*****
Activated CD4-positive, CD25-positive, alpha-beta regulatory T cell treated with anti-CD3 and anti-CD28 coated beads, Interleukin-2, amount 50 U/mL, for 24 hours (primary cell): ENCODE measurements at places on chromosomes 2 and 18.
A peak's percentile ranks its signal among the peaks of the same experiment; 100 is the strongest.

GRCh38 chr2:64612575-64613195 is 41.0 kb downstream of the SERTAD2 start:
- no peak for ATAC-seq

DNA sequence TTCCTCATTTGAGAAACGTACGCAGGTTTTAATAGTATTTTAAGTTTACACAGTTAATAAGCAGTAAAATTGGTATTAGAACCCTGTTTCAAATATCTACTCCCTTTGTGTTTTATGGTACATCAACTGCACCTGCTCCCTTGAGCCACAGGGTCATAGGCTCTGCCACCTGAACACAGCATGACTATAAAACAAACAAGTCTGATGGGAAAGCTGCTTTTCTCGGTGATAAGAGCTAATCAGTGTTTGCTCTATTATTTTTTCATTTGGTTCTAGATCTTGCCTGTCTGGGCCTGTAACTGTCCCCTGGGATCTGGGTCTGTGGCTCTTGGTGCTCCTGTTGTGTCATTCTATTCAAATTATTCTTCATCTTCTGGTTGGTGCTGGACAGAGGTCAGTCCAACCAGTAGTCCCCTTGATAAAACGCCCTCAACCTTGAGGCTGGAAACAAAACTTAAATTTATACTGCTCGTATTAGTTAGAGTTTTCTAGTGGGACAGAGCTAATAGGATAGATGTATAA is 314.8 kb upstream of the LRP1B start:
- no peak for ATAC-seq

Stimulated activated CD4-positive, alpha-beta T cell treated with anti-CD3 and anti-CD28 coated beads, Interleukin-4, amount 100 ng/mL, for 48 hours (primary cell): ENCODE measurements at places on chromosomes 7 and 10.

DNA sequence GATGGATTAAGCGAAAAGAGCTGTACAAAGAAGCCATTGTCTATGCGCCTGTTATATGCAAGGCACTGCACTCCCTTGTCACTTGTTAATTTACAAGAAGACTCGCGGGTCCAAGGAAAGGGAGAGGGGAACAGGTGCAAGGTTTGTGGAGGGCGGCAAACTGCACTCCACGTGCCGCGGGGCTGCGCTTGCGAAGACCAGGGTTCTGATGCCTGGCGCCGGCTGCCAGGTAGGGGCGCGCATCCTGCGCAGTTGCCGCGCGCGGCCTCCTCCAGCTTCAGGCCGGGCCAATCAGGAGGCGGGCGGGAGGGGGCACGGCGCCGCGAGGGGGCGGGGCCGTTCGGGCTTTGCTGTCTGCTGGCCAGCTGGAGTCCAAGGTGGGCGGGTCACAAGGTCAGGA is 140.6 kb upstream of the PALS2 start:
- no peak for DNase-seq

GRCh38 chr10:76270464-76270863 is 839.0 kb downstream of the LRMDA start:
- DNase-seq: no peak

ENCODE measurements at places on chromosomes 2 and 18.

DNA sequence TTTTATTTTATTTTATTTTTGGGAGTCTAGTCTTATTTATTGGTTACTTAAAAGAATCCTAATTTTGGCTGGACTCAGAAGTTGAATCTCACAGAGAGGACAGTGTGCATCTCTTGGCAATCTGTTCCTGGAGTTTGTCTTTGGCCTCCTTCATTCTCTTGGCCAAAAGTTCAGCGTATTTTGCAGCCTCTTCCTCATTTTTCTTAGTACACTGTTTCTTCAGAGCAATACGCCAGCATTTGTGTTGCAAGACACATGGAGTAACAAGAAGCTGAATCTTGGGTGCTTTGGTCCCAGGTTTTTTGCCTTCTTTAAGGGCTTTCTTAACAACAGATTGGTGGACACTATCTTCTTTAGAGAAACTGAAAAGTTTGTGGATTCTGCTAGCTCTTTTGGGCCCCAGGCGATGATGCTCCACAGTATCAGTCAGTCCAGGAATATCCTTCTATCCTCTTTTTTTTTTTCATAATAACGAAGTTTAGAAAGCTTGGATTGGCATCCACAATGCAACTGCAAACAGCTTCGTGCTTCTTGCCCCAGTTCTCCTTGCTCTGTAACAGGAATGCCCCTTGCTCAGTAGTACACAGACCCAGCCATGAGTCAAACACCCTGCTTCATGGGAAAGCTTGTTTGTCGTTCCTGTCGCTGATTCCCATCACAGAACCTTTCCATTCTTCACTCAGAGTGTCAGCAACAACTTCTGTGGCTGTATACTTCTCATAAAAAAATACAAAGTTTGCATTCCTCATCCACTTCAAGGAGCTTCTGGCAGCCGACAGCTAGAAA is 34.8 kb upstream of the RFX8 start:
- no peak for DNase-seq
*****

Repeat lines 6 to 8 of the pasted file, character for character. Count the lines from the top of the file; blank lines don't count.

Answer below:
- no peak for ATAC-seq

Stimulated activated CD4-positive, alpha-beta T cell treated with anti-CD3 and anti-CD28 coated beads, Interleukin-4, amount 100 ng/mL, for 48 hours (primary cell): ENCODE measurements at places on chromosomes 7 and 10.

DNA sequence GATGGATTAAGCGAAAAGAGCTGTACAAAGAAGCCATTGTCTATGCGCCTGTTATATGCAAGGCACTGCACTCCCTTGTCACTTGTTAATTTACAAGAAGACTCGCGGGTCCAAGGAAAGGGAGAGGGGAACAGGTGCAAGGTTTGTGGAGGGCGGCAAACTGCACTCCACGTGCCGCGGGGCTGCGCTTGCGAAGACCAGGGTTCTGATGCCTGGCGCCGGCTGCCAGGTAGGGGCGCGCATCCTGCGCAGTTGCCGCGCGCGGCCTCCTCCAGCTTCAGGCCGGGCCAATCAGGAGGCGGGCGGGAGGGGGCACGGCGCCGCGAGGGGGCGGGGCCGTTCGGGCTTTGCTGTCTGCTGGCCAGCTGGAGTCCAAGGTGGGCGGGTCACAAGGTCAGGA is 140.6 kb upstream of the PALS2 start: